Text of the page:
Description : Originally published: Lewiston, N.Y.: E. Mellen Press, c1990, in series: Schleiermacher studies and translations; v. 1.
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Description : This introductory guide to philosophy of religion opens with an engaging history of the discipline, mapping the important landmarks and introducing the main areas of debate. The rest of the book falls into three parts: Part 1 describes the major approaches that have been developed by scholars over the centuries, which are still relevant today; Part 2 explains the main concepts and issues, highlighting their significance in the work of major thinkers; Part 3 provides a helpful glossary of all the key terms that readers need to understand in order to find their way around the subject.
Description : This volume documents a significant meeting in the history of Schleiermacher studies at which leading scholars from Europe and North America gathered to probe key features of Schleiermacher’s theological and philosophical program in light of its contested place in the study of religion. Offering fresh interpretations of Schleiermacher’s theory of religion, revisionary dogmatics, and hermeneutics of culture, the book critically reexamines Schleiermacher’s thought with an eye on the contemporary divide between theology and religious studies.
Description : Through a series of essays contributed by leading experts in the field, The Wiley-Blackwell Companion to Practical Theology presents an introduction to practical theology as a major area of Christian study and practice, including an overview of its key developments, themes, methods, and future directions. The first comprehensive reference work to provide a survey, description and analysis of practical theology as an area of study A range of leading scholars in the field provide original contributions on the major areas, issues, and figures in practical theology Reviews an extensive range of methods for studying theology in practice, along with sub-disciplines in theological education such as pastoral care and preaching Covers developments in the discipline in a range of global contexts and distinct Christian traditions Shows how practical theology is relevant to everyday life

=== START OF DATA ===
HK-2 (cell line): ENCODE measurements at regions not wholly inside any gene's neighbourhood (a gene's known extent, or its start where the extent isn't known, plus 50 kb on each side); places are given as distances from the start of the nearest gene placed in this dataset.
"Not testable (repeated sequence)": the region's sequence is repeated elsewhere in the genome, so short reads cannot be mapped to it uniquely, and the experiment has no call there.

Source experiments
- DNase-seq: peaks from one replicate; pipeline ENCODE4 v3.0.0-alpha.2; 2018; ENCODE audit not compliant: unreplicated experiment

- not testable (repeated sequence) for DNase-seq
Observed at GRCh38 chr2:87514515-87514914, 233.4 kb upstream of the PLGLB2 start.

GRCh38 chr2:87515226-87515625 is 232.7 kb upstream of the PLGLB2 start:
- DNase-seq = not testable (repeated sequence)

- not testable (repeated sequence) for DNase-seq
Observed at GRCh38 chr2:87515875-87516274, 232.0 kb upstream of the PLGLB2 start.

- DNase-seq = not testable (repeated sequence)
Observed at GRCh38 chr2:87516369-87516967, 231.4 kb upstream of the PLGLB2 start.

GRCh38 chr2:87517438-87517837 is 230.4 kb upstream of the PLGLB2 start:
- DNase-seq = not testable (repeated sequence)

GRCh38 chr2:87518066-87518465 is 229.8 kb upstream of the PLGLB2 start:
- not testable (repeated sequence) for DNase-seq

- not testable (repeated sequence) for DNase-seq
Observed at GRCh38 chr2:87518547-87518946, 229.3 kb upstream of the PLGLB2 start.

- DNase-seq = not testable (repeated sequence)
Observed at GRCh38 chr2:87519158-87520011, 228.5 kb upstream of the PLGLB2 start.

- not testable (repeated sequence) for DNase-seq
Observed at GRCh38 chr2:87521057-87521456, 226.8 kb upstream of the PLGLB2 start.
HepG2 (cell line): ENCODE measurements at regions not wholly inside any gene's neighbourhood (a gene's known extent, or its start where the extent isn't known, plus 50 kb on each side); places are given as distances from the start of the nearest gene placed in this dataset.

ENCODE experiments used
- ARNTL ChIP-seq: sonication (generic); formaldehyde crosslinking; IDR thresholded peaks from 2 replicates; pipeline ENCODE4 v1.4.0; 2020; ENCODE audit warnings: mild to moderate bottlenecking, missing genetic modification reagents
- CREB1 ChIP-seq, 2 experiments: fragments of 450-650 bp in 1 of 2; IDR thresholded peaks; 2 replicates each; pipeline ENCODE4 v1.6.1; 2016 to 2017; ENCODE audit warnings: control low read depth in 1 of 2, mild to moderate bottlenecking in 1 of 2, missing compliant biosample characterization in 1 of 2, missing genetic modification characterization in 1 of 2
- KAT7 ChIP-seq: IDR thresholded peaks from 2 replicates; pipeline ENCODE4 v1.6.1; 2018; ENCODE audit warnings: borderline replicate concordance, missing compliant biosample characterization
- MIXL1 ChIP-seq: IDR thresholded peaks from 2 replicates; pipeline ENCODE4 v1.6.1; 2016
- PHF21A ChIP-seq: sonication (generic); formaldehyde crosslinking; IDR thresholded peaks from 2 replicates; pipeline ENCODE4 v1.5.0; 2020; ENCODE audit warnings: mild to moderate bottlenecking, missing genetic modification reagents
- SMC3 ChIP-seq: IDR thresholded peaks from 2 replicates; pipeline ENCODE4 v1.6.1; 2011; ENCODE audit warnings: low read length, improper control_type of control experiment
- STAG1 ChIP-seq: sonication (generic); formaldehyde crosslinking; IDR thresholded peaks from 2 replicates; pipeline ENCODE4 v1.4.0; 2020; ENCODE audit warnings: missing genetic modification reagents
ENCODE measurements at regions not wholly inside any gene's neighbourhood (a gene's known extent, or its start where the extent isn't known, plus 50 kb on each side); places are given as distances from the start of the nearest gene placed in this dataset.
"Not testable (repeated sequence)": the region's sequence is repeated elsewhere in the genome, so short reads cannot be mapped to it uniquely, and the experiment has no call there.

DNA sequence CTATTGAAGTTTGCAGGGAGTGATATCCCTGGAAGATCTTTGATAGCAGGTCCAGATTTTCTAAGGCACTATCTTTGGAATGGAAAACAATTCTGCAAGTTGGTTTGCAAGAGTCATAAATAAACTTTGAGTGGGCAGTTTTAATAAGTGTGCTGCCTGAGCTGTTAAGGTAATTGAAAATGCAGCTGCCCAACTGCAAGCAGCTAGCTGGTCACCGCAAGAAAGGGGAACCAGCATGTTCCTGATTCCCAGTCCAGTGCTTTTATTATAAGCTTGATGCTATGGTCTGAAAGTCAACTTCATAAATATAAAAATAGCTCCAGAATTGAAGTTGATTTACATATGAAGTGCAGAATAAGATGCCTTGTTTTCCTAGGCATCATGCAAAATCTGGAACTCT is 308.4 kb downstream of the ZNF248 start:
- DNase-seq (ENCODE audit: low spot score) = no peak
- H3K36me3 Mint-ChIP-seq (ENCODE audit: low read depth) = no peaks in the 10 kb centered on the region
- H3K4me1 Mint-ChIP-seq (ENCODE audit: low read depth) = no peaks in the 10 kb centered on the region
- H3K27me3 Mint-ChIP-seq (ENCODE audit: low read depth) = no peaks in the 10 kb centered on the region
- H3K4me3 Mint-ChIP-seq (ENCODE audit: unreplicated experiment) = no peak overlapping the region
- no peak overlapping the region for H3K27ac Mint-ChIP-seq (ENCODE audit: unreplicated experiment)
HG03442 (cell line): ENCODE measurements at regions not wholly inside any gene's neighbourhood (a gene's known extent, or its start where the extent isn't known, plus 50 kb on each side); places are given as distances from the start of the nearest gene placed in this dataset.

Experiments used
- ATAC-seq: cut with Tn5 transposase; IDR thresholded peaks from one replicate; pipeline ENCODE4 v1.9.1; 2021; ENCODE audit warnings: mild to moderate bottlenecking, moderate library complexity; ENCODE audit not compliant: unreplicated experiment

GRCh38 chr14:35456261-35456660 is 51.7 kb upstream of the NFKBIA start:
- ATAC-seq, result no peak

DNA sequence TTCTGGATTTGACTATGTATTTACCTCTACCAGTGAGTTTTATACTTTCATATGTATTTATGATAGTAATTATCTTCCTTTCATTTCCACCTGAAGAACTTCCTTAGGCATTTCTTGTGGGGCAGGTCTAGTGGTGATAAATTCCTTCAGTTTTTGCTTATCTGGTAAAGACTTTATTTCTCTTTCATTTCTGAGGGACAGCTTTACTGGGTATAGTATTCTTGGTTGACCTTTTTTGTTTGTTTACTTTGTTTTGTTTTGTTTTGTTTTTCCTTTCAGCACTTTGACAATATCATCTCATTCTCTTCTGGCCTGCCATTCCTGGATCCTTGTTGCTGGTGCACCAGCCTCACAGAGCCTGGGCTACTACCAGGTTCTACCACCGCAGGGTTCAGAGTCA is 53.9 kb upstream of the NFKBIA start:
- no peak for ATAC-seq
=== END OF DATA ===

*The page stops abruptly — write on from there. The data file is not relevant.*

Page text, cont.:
Description : Is theology possible within a Christian university? Beneath the emphasis of contextual, philosophical, and ecclesial pluralism, what is its academic nature? Further, who can participate in it? Recent debates and discussions by theologians that touch upon these questions seem to run in circles: theology is an academic specialty enjoying academic freedom; theology must bolster ecclesial identity, become more catechetical, and serve the church; theology must contribute to and shape public policy. Though such positions recur, they overlook latent but interrelated characteristics embedded within the nature and place of theology within the Christian university that affect them all. Upon analysis of four major theologians, Friedrich Schleiermacher, John Henry Newman, Avery Cardinal Dulles, S.J., and Edward Farley, I argue that there are two major patterns at work. First, theology is more a sapientia or wisdom than a traditional academic discipline. Second, all descriptions of theology in the university possess an inclusive or exclusive soteriological character. These patterns pervade diverse topics: the relationship of theology to the church authority, a theologian's ecclesial and academic commitments, the preconditions of faith for theological understanding, participation in a religious symbol system, theology as wisdom, and the difference between religion and theology. How one implicitly defines Christian salvation regarding the place of theology in the Christian university opens or closes the practice of theology to those who teach and learn it.